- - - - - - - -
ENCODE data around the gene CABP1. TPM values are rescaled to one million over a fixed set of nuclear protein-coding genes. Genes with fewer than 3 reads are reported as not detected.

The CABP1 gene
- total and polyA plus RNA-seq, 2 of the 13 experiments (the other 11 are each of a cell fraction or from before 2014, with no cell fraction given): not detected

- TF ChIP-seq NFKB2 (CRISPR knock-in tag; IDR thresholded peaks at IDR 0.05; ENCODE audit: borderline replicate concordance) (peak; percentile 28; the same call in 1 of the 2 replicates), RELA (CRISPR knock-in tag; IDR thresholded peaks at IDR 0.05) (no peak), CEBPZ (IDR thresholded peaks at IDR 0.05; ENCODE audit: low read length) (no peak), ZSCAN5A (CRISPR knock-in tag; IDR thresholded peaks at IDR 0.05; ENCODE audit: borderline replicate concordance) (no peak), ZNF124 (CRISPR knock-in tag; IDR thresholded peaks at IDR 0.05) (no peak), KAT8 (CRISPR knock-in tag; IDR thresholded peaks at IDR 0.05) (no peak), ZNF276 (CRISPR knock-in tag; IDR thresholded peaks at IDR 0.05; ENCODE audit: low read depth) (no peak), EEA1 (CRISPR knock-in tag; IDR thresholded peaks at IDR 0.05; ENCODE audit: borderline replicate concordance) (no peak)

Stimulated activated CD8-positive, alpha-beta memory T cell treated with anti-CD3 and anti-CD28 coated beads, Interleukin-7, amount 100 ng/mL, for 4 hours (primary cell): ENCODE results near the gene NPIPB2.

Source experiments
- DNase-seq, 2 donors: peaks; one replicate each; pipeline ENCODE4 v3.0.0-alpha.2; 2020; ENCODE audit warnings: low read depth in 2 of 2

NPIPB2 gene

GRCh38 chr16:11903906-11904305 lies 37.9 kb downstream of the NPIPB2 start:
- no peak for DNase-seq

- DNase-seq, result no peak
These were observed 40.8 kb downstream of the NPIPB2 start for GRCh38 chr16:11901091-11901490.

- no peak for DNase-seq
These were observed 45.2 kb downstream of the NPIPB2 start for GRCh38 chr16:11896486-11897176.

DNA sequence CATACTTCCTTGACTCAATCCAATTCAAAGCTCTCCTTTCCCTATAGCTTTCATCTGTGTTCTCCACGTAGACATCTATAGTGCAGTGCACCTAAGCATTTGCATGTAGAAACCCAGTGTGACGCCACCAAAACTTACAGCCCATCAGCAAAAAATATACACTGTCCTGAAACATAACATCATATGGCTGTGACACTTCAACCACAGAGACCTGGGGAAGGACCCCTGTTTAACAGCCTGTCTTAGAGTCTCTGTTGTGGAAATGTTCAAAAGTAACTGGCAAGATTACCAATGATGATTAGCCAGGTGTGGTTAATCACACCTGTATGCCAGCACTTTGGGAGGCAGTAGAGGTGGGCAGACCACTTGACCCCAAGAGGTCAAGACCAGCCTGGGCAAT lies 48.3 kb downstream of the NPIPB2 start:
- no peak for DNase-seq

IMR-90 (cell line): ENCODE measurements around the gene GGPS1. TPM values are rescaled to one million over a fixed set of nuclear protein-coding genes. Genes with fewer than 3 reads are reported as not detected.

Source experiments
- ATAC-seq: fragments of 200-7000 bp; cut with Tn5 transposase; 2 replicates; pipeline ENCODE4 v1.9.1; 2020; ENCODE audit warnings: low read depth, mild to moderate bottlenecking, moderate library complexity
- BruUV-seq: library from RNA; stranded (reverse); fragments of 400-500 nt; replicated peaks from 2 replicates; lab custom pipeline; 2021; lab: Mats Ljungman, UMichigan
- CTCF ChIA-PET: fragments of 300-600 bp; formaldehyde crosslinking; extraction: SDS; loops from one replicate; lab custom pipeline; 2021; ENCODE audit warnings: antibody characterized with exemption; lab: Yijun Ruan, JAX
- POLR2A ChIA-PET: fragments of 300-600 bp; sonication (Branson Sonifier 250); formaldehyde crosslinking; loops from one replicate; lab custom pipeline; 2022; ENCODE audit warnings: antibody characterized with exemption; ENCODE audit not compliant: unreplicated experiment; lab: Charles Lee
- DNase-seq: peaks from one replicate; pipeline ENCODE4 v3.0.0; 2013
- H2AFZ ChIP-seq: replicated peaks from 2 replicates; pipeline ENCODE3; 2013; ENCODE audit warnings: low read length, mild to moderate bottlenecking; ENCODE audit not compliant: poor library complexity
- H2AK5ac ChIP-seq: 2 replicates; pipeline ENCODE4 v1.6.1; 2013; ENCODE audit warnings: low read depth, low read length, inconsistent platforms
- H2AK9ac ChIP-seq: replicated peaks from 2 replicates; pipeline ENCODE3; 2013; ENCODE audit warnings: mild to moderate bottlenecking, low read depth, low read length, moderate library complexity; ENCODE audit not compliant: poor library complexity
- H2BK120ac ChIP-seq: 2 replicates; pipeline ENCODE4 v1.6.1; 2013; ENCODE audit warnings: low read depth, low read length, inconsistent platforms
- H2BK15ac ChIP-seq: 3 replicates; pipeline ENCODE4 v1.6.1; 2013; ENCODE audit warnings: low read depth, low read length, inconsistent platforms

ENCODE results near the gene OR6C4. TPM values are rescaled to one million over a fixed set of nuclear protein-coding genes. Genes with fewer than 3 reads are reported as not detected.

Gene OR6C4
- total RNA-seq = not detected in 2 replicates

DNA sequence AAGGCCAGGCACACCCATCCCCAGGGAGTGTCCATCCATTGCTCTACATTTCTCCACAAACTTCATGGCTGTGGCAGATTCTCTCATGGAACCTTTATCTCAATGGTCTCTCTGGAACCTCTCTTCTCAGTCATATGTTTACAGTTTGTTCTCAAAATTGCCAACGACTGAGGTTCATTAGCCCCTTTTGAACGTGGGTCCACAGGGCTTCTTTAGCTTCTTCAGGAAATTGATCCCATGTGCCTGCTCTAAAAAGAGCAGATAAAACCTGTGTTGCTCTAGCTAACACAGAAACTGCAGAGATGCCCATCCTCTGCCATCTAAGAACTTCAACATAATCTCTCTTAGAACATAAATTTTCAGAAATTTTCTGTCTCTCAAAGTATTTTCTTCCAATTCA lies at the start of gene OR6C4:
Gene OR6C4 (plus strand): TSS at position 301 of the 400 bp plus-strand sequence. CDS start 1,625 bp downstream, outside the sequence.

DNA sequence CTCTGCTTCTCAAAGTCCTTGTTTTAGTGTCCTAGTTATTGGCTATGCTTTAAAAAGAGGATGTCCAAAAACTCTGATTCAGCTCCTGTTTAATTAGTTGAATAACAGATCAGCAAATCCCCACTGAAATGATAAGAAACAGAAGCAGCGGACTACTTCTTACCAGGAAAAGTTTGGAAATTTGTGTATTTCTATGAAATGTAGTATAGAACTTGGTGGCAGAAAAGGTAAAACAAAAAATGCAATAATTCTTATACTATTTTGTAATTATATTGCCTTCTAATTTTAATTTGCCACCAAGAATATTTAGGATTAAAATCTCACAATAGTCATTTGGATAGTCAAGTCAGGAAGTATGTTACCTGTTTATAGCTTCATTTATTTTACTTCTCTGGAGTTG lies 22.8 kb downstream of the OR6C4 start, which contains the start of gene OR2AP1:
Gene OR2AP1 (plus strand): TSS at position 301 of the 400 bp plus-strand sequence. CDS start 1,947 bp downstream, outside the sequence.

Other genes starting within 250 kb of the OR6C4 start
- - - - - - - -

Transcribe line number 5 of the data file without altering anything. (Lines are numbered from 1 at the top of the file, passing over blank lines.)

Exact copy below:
Stimulated activated CD8-positive, alpha-beta memory T cell treated with anti-CD3 and anti-CD28 coated beads, Interleukin-7, amount 100 ng/mL, for 4 hours (primary cell): ENCODE results near the gene NPIPB2.